First, he comes to Zachariah, the father of John the Baptist, to tell him that he will soon have a son, and to name the baby John.
Then he appears to the Virgin Mary with a message from God. Gabriel assures her that her baby will be the Son of God through the power of the Holy Spirit.
There’s one more place where Gabriel is found, at least by tradition. St Paul writes that, at the end of time, “a trumpet will sound, and the dead will be raised incorruptible, and we shall all be changed.” [First Corinthians 15:52 King James Version] Tradition holds that it is the angel Gabriel who will sound that last trumpet.
Raphael is only found in the Apocrypha – in the Book of Tobit. There, he appears as a traveler and accompanies Tobit’s son on a dangerous journey, protecting him from demons and wild animals. Later he heals Tobit of blindness. Because of his association with healing, Raphael is the patron saint of doctors and nurses, and tradition has it that he was the angel who came down and stirred up the waters of the pool of Bethesda, where Jesus healed the crippled man who couldn’t get into the water fast enough.
There is one other angel in tradition, called Uriel. His job was to warn people of the impending punishment of God and call them to repentance. Tradition is that he was also the angel with the fiery sword who was placed at the gates of the Garden of Eden when Adam and Eve were expelled.
And now we come to our saint of the day. Michael is known for many things. As I said, in the Book of Revelation, he leads the battle of Armageddon against Satan and his angels, and conquers them in God’s name.
So, fighting evil or the forces or powers of evil is one of the things that the Bible tells us that Michael does.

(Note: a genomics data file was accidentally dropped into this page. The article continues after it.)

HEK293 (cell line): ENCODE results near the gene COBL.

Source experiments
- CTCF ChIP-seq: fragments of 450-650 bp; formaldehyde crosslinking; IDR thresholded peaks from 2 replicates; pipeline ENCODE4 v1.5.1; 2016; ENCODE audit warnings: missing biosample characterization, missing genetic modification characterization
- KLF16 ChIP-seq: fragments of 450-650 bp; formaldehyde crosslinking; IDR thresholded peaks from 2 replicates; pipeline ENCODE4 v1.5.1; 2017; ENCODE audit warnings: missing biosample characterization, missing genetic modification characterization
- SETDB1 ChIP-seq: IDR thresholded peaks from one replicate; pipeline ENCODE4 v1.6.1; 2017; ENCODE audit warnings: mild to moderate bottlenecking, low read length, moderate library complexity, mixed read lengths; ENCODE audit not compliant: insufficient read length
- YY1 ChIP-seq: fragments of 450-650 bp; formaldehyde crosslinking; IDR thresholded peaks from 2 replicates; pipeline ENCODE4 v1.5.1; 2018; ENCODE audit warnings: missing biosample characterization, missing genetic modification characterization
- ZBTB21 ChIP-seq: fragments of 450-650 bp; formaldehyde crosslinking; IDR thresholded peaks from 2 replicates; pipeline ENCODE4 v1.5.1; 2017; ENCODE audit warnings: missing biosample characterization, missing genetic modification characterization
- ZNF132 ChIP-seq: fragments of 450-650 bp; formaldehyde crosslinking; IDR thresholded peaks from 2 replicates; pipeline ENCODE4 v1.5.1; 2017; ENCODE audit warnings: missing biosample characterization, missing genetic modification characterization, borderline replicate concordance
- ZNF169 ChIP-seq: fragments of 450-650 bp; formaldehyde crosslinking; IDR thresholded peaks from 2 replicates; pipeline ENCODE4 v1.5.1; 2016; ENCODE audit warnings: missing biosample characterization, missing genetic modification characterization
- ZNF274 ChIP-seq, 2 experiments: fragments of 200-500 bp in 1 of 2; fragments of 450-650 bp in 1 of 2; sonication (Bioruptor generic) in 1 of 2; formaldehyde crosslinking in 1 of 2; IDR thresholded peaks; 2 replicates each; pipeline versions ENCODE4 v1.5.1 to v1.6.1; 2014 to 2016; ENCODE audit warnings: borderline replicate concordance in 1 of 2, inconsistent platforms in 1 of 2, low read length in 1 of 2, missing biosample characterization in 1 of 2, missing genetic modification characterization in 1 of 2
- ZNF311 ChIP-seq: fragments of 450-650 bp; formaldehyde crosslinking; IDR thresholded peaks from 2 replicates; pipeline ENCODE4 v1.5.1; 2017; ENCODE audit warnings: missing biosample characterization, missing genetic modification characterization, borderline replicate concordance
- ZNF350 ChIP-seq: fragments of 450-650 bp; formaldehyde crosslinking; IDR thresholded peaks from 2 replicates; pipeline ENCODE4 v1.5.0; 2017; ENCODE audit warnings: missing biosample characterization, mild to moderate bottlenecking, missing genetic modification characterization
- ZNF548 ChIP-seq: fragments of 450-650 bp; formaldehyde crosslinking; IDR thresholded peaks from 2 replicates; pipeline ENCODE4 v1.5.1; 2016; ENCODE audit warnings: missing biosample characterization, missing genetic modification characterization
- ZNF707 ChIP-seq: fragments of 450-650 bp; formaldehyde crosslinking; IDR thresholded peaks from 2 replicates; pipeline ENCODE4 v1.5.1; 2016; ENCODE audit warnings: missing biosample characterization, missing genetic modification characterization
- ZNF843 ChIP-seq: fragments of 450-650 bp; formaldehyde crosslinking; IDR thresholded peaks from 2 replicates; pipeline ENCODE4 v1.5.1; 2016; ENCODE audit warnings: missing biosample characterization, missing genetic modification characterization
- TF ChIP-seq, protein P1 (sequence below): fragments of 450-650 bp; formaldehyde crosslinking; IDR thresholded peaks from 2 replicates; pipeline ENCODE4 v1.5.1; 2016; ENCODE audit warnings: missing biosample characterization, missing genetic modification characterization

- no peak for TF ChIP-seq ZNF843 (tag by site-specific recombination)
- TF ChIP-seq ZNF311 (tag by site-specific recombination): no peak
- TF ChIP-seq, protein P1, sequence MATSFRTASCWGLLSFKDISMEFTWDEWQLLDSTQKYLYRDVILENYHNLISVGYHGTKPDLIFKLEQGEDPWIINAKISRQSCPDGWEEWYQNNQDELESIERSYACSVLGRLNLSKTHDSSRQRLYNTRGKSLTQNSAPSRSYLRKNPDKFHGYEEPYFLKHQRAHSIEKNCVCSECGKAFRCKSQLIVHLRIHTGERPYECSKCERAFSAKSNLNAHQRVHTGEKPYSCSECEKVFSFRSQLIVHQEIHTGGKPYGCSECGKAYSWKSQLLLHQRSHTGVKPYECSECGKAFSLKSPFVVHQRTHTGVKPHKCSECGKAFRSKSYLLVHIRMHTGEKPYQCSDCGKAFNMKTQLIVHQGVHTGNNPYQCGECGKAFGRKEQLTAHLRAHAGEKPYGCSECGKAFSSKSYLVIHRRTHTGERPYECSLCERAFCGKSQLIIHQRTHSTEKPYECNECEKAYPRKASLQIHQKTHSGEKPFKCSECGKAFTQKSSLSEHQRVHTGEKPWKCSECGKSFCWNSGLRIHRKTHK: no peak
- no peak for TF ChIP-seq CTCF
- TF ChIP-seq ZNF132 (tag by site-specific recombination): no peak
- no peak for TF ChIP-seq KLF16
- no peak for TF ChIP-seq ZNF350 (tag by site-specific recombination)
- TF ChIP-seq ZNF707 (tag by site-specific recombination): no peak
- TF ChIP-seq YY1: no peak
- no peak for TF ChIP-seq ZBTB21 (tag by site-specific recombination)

And that leads us to look at the brave and selfless people among us who strive to combat evil and evil-doers, and the consequences of evil.
When people join the armed forces, or the police or fire departments, they are often in great danger – even danger of death. Like Michael, they go forth bravely to protect us and serve God.
The Gospel of John tells us: “No one has greater love than this, to lay down one’s life for one’s friends.” [John 15:13]
And also: “The good shepherd lays down his life for the sheep. The hired hand, who is not the shepherd… sees the wolf coming and leaves the sheep and runs away – and the wolf snatches them and scatters them.” [John 10:11b-12]
St Paul reminds us in Romans, chapter 5: “…rarely will anyone die for a righteous person – though perhaps for a good person someone might actually dare to die.” [Romans 5:7-8]
So, we trust that God watches over soldier, sailors, police, fire, and emergency personnel – and keeps them safe. And one way that God does that is to give them the example of the Archangel Michael. That’s why we call him the patron saint of the police and soldiers.
We should think of all angels as symbols and reminders that God Is always present with us, even in ways that we don’t see or realize.
And we are thankful that God often sends us men and women who act just like angels – serving us, protecting us, and rescuing us.
And so we thank God for the angels among us – today and every day.